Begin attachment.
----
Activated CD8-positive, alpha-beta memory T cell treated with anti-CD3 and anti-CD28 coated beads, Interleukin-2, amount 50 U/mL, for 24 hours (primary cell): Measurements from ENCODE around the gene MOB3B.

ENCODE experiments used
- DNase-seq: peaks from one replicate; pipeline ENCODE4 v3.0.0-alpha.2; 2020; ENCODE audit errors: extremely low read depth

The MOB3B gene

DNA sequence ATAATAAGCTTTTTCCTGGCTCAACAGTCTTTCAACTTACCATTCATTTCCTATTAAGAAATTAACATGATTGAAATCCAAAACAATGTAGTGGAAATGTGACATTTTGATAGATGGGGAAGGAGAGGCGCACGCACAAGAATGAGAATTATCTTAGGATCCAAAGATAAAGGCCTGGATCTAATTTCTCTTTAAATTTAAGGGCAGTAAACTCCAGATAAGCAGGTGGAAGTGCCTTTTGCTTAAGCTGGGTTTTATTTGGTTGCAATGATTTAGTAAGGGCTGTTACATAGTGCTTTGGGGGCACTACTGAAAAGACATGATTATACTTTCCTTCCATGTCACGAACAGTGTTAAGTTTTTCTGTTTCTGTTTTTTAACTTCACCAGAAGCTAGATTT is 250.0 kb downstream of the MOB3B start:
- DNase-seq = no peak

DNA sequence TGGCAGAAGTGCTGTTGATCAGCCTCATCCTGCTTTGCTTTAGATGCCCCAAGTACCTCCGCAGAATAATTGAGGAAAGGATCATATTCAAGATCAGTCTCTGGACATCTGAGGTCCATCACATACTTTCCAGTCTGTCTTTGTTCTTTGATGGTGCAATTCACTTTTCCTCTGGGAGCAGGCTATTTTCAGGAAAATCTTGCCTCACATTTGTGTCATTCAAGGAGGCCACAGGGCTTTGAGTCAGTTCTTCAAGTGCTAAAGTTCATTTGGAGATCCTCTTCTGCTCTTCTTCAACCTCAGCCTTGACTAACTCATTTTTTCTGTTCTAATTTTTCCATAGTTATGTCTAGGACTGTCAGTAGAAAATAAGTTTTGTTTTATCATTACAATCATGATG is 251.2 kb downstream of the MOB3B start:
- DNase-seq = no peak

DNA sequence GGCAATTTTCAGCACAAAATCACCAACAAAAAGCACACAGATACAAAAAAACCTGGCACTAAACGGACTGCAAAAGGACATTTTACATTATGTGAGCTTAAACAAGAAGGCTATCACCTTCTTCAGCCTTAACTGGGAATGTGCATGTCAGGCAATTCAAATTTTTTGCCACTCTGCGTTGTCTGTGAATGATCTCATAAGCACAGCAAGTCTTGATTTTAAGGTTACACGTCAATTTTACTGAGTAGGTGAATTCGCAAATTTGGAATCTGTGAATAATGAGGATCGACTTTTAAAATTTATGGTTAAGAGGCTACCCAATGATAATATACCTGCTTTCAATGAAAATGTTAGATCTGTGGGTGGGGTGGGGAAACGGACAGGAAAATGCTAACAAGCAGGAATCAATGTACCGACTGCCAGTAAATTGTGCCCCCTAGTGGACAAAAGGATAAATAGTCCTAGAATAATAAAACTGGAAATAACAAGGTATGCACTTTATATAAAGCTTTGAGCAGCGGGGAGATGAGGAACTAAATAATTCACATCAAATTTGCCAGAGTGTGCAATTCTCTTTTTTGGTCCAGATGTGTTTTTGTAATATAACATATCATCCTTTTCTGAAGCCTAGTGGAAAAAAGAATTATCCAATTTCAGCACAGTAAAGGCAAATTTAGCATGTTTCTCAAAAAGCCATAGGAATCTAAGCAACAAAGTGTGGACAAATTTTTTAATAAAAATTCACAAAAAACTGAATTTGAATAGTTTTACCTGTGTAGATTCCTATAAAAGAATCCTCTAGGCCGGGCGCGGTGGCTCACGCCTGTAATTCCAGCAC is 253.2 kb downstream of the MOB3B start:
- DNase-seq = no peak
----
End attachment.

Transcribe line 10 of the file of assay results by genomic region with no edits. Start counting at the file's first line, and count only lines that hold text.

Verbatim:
- DNase-seq = no peak